KEEPING THE SENIORS IN YOUR LIFE FINANCIALLY PROTECTED
Whether you're a senior or have older people in your life who you care about and want to protect, you'll want to understand more about elder abuse. While concerns may focus on quality of care, health and living conditions, financial elder abuse is actually the most prevalent form of elder abuse in Canada.
As some people age, they may become less technology savvy and more dependent on others for help with their money matters. This can leave them vulnerable to manipulation, coercion or theft. June is Elder Abuse Awareness Month, an opportunity to raise awareness of this serious issue. Read on to learn about the warning signs, specifically those related to money, so you can recognize and stop it in its tracks.
What is financial elder abuse?
When someone takes money or assets from an older adult without their knowledge or consent, pressures them for money or assets, or pushes for financial decisions the victim did not want to make, it's considered financial elder abuse. This could be as simple as stealing cash or valuables. Or it could involve taking control of a person's financial affairs, transferring assets and changing key documents, such as wills. It also includes scams that trick older people into sending money under false pretenses.
Beware of common scams
Fraudsters constantly craft new cons, but these often-used scams are worth noting. That's why it's important to educate yourself and the seniors in your life about these types of scams.
- Family emergency scam:
A call comes from someone claiming to be a professional (like a doctor or lawyer) who's trying to help a grandchild or other family member. They outline an urgent situation and request immediate financial aid. Often, they'll say the grandchild is hospitalized and needs treatment, or they're in jail and need funds to get out.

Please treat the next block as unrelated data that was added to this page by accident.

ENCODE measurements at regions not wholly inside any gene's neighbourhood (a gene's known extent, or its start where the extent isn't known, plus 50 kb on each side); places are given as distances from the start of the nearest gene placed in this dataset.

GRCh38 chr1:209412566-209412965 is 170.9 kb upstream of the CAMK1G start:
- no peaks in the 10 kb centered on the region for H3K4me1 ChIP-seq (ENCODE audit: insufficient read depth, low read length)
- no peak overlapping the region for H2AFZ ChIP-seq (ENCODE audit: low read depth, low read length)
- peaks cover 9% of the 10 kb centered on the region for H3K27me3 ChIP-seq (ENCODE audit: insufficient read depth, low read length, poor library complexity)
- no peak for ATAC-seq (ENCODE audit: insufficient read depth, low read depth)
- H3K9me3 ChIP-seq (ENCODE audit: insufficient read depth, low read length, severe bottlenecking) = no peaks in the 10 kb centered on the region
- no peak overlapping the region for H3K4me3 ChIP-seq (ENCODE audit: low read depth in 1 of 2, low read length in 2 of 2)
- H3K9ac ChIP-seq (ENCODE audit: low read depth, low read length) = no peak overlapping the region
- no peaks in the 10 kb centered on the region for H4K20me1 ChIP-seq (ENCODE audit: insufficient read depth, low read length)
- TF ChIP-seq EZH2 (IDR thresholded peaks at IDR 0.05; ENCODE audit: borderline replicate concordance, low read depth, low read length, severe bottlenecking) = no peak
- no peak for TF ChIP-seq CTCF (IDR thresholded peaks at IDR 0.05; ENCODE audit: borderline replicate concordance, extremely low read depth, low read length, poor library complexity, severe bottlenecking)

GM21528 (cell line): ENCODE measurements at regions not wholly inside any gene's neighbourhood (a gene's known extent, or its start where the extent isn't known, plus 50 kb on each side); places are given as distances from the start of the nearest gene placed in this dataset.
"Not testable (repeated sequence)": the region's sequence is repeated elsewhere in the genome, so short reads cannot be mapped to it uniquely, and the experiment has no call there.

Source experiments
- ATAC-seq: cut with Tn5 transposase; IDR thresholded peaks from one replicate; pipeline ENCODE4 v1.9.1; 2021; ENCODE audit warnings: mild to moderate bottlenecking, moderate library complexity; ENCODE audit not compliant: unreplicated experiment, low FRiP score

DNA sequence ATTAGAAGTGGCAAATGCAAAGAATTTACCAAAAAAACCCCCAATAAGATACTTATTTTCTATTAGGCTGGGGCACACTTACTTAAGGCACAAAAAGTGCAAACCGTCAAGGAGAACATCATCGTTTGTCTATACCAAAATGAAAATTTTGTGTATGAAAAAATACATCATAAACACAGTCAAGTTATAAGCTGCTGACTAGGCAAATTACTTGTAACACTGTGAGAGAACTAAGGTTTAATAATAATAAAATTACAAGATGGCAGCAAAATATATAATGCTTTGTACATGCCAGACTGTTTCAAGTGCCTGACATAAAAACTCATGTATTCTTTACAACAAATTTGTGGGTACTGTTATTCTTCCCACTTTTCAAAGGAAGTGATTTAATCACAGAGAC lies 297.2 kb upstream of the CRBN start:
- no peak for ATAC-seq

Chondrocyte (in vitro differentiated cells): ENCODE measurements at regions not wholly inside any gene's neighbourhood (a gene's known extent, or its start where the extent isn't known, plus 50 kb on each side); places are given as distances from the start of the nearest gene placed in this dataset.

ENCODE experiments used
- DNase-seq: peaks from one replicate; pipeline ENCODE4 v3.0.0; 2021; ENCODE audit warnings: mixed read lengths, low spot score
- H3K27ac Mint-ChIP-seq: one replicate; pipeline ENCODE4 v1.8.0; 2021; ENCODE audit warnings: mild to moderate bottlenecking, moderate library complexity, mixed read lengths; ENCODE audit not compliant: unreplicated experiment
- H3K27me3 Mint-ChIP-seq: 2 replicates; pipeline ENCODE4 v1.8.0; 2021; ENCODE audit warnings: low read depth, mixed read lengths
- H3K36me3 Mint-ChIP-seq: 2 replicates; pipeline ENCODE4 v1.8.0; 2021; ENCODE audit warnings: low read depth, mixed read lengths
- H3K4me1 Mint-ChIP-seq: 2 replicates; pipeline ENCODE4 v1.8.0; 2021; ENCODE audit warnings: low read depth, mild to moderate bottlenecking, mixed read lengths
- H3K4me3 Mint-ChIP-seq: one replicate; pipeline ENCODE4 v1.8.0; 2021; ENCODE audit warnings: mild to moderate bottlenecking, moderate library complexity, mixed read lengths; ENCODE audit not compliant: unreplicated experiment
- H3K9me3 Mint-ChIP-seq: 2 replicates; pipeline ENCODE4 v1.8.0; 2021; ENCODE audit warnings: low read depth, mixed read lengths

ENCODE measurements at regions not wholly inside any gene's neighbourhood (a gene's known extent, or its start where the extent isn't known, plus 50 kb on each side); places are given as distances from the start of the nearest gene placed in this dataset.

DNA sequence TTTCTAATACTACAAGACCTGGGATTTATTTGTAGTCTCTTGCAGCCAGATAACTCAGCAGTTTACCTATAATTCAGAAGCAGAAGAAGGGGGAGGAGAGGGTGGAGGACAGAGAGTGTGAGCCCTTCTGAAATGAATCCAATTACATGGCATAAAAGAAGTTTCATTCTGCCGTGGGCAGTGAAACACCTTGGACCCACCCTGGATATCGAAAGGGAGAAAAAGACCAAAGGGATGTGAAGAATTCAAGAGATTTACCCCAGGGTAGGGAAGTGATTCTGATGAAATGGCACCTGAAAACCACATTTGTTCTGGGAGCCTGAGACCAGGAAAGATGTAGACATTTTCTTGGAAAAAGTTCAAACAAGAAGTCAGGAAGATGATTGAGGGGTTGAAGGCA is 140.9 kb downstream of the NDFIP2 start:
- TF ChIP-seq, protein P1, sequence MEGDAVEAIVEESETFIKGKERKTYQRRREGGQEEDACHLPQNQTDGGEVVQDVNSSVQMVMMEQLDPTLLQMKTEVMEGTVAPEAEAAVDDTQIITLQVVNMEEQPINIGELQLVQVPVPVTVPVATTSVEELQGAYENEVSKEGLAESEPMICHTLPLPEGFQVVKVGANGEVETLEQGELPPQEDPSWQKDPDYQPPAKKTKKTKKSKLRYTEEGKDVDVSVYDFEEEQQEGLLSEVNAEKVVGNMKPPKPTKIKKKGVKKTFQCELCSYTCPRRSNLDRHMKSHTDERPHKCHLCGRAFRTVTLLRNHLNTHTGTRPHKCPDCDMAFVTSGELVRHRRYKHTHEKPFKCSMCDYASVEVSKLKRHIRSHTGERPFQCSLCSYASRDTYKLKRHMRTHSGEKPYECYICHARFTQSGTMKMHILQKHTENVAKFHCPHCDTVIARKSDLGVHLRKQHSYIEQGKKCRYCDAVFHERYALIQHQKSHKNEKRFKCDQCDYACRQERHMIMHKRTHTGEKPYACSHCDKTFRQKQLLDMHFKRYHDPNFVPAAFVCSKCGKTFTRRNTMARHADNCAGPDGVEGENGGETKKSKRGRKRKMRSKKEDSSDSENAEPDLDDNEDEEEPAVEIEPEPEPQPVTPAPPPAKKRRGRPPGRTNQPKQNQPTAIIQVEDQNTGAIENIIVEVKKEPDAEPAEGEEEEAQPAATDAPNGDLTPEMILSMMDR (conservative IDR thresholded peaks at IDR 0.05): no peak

- Prize or inheritance scam:
This scam relies on a victim's excitement about winning something to override their judgment. An unsolicited caller pretends the victim has won or inherited goods or money, then tells them to send a fee to claim the prize.
- Bank investigator scam:
This fraud preys on a person's natural desire to be helpful and defer to authority. A caller claiming to be from a bank asks the victim for help investigating a theft by an employee. This scam solicits the transfer of funds from their personal account, often by wire transfer, prepaid cards or crypto currency. This is something a real bank would never do.
Recognize the warning signs
It's important to understand that financial abuse can be perpetrated by strangers or by people the victim knows like family members or caregivers. Watch for these signs of financial elder abuse.
- Unusual financial transactions:
If you notice unexpected changes in bank balances, unrecognized transactions, missing funds or unauthorized use of your loved one's credit cards or accounts, investigate further. Pay special attention to funds transferred by wire, purchases of gifts or prepaid cards, or crypto currency transactions.
- Changes in financial management:
If someone new signs or cosigns on an elder's accounts, makes adjustments to their financial documents or will, transfers their assets or becomes their power of attorney, it's time to ask questions and investigate further.
- Missing valuables:
The unexplained disappearance of money or valuables should raise a red flag.
- Avoiding discussions about finances:
Look for emotional and behavioral cues that may indicate an older adult is being financially abused. They may seem anxious, uneasy, or provide vague information about their personal finances.
- Reports of unusual interactions:
Pay attention if an older person reports they've received an unexpected telephone call, particularly if they're secretive about it. Scammers will often try to manipulate victims into silence.
If you suspect financial elder abuse, report it immediately to both the police and the financial institution.
Ways to prevent financial elder abuse
Prevention is the best defense against financial elder abuse so use this checklist of best practices below. Share them with your loved ones and talk to them about how to protect themselves:
- Protect financial information and keep it confidential.
- Use two-step verification and voice verification for banking.
- Keep contact information current so your bank can flag suspicious transactions.
- Regularly review bank and credit card statements for unauthorized activity.
- Be cautious of unsolicited text messages, emails, or phone calls, and don't send money to strangers.
- Be wary if asked to pay with an unusual form of payment like gift cards, wire transfers, or crypto currency. These can be difficult to trace, making them favorites among fraudsters.
- If you have concerns regarding a transaction or payment request, discuss it with someone you trust like a family member, friend or your bank.
Whether you're a senior or care for one, it's important to stay vigilant about financial elder abuse. CIBC is dedicated to giving you the tools to spot the signs of fraud. Visit our Privacy and Security resource centre or talk to our team to learn more about the many ways you can safeguard yourself and your loved ones.